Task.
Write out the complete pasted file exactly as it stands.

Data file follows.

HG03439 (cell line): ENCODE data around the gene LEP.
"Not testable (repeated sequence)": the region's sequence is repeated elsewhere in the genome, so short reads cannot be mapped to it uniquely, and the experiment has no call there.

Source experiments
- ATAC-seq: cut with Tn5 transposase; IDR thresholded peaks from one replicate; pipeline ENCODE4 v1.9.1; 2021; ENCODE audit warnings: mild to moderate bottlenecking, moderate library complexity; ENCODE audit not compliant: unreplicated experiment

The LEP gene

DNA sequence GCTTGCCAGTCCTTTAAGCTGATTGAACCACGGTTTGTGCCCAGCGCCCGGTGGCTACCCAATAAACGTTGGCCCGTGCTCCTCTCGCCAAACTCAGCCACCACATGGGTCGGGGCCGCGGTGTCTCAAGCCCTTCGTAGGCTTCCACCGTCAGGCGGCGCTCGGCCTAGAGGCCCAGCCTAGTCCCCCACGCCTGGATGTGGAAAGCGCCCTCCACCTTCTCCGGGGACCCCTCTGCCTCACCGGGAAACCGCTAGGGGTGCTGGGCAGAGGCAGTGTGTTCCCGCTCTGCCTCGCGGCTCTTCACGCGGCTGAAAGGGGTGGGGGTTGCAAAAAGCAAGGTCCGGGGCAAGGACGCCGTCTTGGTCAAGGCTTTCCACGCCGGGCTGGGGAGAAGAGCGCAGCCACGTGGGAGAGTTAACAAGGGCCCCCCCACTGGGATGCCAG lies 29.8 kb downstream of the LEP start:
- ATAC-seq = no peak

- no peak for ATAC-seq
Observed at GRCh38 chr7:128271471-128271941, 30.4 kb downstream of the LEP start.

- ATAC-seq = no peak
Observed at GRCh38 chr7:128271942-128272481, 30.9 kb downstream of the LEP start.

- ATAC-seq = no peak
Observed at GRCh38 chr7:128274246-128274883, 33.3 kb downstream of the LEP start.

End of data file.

HG03439 (cell line): ENCODE data around the gene LEP.
"Not testable (repeated sequence)": the region's sequence is repeated elsewhere in the genome, so short reads cannot be mapped to it uniquely, and the experiment has no call there.

Source experiments
- ATAC-seq: cut with Tn5 transposase; IDR thresholded peaks from one replicate; pipeline ENCODE4 v1.9.1; 2021; ENCODE audit warnings: mild to moderate bottlenecking, moderate library complexity; ENCODE audit not compliant: unreplicated experiment

The LEP gene

DNA sequence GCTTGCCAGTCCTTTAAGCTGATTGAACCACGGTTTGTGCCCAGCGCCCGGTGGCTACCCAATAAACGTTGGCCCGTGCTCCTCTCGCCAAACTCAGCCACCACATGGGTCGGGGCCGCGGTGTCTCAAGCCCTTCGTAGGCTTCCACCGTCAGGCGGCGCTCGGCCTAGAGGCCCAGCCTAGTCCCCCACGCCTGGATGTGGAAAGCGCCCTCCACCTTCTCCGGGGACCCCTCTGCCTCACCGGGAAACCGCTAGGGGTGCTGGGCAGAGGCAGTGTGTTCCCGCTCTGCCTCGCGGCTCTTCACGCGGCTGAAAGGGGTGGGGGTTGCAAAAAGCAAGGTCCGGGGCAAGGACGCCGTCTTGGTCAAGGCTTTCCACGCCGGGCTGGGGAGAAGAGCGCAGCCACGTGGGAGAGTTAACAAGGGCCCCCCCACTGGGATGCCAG lies 29.8 kb downstream of the LEP start:
- ATAC-seq = no peak

- no peak for ATAC-seq
Observed at GRCh38 chr7:128271471-128271941, 30.4 kb downstream of the LEP start.

- ATAC-seq = no peak
Observed at GRCh38 chr7:128271942-128272481, 30.9 kb downstream of the LEP start.

- ATAC-seq = no peak
Observed at GRCh38 chr7:128274246-128274883, 33.3 kb downstream of the LEP start.